• CA-26: As expected, former state Sen. Tony Strickland has launched his bid for a rematch against the woman who defeated him last fall, freshman Democratic Rep. Julia Brownley. Strickland was a top recruit for the GOP last cycle but fell short, 53-47. And he's running on challenging turf, seeing as Obama carried this district 54-44. Of course, Brownley won't have presidential turnout helping her next time, but California isn't getting any redder.
• FL-02: And here's another good recruiting score for the blue team: Gwen Graham, the daughter of former governor and senator Bob Graham, has formally launched a bid against sophomore GOP Rep. Steve Southerland. Graham only appeared on the radar recently, with the local press describing her as a DCCC target just a couple of months ago. She had been talked up for a different seat back in 2006 but this is her first time actually running for office. Graham is currently an official in the Leon County school system, and while she sports a very famous name, she insists, as you'd expect, that "I love my dad and I'm very proud of him, but I am running this campaign as Gwen Graham."
There's a wrinkle here, though: Former state Sen. Al Lawson, who has unsuccessfully run here twice before, says he's thinking about a third bid and will decide by June. Lawson nearly unseated then-Rep. Allen Boyd in the 2010 primary, then last year won the Democratic nomination over establishment favorite Leonard Bembry. Lawson was a weak fundraiser, though, and only managed to keep things close against Southerland (he lost 53-47) thanks to an infusion of outside cash from the D-Trip and the House Majority PAC. But he could well prove hard for Graham to beat, seeing how Lawson easily dispatched Bembry, 55-26, thanks to his local profile and probably also because many primary voters are black, as is Lawson. Bembry, though, didn't manage to raise much either, a problem Graham hopefully won't have.
• MN-02: It looks like Democrats may have another contested nomination battle in Minnesota's 2nd Congressional District. Sona Mehring, whose name first came up just a month ago, announced that she's resigning from her post as CEO of the nonprofit CaringBridge in order to run against GOP Rep. John Kline. She'll apparently have company, though, in the former of 2012 nominee Mike Obermueller, who told the Star Tribune that he'll "likely" make a formal announcement this week.
• PA-13: State Sen. Daylin Leach just became the first Democrat to formally announce that he's running for Rep. Allyson Schwartz's House seat, even though she hasn't made her expected bid for governor official yet. But Schwartz's aims seem pretty clear, so Leach is probably smart to get a jump on things—and in the worst-case scenario, he'd simply step aside and no one will care one way or the other. (Indeed, two other candidates have already filed paperwork with the FEC, former Philadelphia Controller Jonathan Saidel and physician Valerie Arkoosh, though they haven't otherwise declared their candidacies.)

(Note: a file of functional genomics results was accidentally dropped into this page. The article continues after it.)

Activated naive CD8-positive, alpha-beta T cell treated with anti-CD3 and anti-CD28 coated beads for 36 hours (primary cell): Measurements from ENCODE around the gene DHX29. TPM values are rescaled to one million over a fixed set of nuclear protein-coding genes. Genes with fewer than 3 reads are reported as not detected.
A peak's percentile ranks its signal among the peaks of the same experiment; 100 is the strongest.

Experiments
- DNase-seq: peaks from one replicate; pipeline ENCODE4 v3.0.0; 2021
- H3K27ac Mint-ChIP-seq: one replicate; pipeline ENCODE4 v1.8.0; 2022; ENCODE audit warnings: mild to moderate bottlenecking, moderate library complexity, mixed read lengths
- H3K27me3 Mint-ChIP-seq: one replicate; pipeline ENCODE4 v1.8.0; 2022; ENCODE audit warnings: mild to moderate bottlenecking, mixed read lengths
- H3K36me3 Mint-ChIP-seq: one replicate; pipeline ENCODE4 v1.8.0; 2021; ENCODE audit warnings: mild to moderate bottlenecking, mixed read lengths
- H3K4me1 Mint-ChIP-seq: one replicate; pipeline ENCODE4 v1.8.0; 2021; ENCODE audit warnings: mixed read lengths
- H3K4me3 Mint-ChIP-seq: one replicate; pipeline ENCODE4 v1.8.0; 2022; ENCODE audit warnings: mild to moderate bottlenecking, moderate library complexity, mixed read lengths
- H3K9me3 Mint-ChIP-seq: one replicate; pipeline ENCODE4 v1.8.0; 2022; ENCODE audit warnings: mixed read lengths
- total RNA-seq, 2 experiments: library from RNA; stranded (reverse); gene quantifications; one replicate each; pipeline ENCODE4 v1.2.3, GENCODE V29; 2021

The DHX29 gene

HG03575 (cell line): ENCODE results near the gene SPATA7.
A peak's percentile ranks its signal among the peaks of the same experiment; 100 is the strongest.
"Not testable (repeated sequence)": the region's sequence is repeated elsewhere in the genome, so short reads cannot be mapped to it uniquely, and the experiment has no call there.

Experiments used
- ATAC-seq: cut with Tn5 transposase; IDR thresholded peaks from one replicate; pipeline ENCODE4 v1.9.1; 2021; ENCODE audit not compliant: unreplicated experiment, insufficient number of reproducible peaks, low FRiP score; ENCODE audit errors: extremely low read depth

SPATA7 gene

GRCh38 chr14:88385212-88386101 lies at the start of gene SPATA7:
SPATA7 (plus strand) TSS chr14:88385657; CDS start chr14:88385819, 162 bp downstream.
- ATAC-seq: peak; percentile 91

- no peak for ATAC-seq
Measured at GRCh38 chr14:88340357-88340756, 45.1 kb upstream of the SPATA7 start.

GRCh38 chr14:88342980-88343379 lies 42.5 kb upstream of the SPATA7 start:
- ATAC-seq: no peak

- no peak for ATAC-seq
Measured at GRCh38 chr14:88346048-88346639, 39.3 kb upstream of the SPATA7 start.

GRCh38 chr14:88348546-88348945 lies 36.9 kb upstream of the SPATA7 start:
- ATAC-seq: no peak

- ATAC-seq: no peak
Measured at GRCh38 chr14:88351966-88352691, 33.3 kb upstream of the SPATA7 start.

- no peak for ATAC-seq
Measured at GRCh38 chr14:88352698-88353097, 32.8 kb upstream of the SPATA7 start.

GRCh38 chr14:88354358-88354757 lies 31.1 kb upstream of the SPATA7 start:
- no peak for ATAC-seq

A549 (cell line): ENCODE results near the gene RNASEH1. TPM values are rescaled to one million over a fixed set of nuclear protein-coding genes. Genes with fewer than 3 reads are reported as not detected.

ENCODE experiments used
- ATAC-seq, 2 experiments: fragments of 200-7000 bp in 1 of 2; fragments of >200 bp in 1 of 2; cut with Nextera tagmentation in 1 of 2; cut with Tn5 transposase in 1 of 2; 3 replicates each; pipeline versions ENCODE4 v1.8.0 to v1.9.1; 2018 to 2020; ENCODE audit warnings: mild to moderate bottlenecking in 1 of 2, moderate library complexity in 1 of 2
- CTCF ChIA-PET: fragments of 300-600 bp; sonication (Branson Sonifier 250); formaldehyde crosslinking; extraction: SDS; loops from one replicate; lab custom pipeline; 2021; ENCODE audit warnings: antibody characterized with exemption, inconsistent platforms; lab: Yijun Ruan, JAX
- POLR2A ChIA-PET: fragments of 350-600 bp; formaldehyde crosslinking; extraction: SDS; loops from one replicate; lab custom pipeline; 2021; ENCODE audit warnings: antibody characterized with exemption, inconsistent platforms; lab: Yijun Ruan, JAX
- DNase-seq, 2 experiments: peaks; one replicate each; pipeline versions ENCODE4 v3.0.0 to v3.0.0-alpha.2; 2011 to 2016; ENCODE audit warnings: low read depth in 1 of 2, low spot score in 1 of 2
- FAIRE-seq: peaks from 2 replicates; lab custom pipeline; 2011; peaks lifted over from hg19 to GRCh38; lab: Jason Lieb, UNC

In any event, though the field will probably take a while to develop, Leach is likely to emerge as the most visibly progressive option in this safely Democratic seat. He's long been a proponent of same-sex marriage and marijuana reform and has also been an outspoken critic of Pennsylvania's new voter ID laws. You can watch his welcome video here, in which he says he's "proud" to be known as his state's "liberal lion."
• NYC Mayor: So insane: Democratic state Sen. Malcolm Smith and Republican New York City Councilman Dan Halloran were arrested (!) on Tuesday for their alleged roles in a conspiracy to bribe local Republicans so that they'd let Smith appear on their ballot line in the NYC mayoral race this fall, something he'd need their permission to do. (Several other GOP officials were apprehended as well.) Obviously the whole thing is hare-brained and insane. Why Smith ever wanted to run for mayor as a Republican is just baffling, but what's truly sad is that he was elected by his colleagues as Senate Majority Leader in 2009—meaning that, as New York Times reporter Dan Hakim noted, three of the last five people to hold that post "have been indicted for corruption or are in jail." (Democrat Pedro Espada and Republican Joe Bruno are the other two.)
Much more pathetically, Smith recently joined with state Sen. Jeff Klein's band of renegade Democrats, known as the Independent Democratic Conference, to hand control of the Senate to Republicans, even though Democrats nominally won a majority of seats in the chamber last November. Strictly speaking, Klein and the GOP have enough votes to retain control even without Smith, but it's hard to get a blacker eye than this. A few months ago, after Klein had cemented his deal with Republican leader Dean Skelos, I said that I had "a hard time imagining Klein looking good two years from now." Seems like that schedule has moved up.